0714 rocker jun 19.jpg

This rocking chair appears to be a 20th-century Asian reproduction of an American rocker from the Victorian era.

John Sikorski

John Sikorski


Dear John: This rocker has been in my family for about 100 years. I have never found another one like it. Would you have any information about its story and value? — Y.F., internet

Dear Y.F.: The rocker you have is a 20th century version, likely made in Asia, of American rockers of the late Victorian era. This means your rocker is not in the 20th century modern era style which also means there is no collector interest. Potential dollar value is below $100.

Dear John: The little pig in the photo is a hollowed out pecan shell with carved wooden legs, nose, ears and tail. The eyes are also separate pieces. The ears, nose, tail and eyes extend into the body so that when you catch a housefly and stun it, you can remove the nose and insert the fly. Replace the nose and when the fly awakens it moves around making the ears, tail and eyes wiggle. This was handmade in the 1940s. No batteries needed. I wonder if there is any collector interest. — F.I., internet

Dear F.I.: Wow, what a cool Folk Art item. I wish the photograph was better. You have triggered a pleasant Remember When moment for me. As a youngster in Michigan, I remember spending time after my chores were done catching flies placing them in my little pig and watching the results. The only difference being my pig had loose legs and would move around the table as the fly buzzed about the interior.

I had one, you have one, perhaps others may have them, but likely not in numbers large enough to create a collecting interest. The potential dollar value is in the catch-as-catch-can range, nowhere near the sentimental and fun value.

Dear John: My wife and I are interested in collecting advertising memorabilia. We enjoy the artwork that is found in these old signs used to illustrate many of the products we used as children. We already have purchased several from different dealers in our treasure hunting around the country. There seems to be a lot of the old signs that have been copied and sold as vintage when they are not really old. Do you know of a good resource where we could find original signs from a reputable dealer or auction company? It would be nice to buy with confidence. — T.R., internet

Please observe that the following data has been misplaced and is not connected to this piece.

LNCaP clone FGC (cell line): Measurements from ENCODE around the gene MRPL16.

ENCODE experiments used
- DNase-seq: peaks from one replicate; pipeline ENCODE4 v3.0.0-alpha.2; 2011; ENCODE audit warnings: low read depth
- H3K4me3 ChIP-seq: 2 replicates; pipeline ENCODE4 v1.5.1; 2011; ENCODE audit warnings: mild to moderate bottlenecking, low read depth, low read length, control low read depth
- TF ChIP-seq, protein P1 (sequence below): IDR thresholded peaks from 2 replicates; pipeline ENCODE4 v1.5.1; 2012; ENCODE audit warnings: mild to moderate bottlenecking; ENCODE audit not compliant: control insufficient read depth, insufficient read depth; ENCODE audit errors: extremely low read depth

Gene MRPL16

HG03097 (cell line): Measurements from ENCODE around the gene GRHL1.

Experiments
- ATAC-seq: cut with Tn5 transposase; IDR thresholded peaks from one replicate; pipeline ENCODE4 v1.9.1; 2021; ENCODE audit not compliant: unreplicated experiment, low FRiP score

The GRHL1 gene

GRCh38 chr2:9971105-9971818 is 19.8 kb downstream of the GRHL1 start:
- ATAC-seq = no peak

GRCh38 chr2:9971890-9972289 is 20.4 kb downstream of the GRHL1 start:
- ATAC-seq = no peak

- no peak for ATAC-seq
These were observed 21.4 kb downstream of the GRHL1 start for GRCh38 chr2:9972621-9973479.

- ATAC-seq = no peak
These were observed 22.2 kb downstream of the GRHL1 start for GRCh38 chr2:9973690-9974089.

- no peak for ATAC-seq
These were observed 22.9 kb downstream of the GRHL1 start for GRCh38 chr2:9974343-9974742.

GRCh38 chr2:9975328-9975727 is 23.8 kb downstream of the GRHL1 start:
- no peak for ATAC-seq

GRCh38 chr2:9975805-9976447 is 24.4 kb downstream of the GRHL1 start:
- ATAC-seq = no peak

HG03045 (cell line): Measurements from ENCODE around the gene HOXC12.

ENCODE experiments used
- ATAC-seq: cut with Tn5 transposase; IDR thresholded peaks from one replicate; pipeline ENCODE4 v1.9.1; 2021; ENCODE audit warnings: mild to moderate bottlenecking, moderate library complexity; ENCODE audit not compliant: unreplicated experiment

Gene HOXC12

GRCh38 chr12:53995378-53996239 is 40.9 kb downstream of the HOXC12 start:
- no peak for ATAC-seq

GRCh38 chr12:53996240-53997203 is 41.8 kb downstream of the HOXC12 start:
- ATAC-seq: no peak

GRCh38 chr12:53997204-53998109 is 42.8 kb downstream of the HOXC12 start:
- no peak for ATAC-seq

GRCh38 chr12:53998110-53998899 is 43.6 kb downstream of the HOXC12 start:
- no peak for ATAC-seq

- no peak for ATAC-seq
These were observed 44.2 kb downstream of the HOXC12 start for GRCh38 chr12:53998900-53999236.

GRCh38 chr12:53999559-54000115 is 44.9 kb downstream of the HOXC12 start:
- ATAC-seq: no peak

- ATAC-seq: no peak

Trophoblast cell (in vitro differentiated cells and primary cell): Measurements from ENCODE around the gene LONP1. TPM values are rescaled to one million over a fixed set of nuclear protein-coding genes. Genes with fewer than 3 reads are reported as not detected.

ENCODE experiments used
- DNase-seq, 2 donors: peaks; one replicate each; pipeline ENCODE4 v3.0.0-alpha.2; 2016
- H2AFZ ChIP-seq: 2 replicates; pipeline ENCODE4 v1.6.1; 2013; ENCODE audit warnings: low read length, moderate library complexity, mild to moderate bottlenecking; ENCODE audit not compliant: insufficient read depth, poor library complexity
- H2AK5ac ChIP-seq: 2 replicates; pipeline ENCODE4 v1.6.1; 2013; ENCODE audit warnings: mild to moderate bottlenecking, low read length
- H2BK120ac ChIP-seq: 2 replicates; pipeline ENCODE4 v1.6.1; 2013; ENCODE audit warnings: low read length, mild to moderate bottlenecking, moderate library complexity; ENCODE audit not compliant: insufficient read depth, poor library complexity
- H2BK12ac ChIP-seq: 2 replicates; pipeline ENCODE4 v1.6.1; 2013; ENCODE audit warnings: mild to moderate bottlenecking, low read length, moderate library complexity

Dear T.R.: Yes, collecting original antique advertising signs can create lots of memories. Popularity of the category has brought a flood of reproductions and fakes into the marketplace, making it difficult for collectors.

A good resource to buy from is William Morford Investment Grade Collectibles. They offer a guarantee of authenticity and do not sell reproductions. The website is www.morfauction.com. Enjoy the hunt.

John Sikorski has been a professional in the antiques business for 30 years. He hosts a call-in radio show, Sikorski’s Attic, on WJUF (90.1 FM) Saturdays from noon to 1 p.m. Send questions to Sikorski’s Attic, P.O. Box 2513, Ocala, FL 34478 or asksikorski@aol.com.

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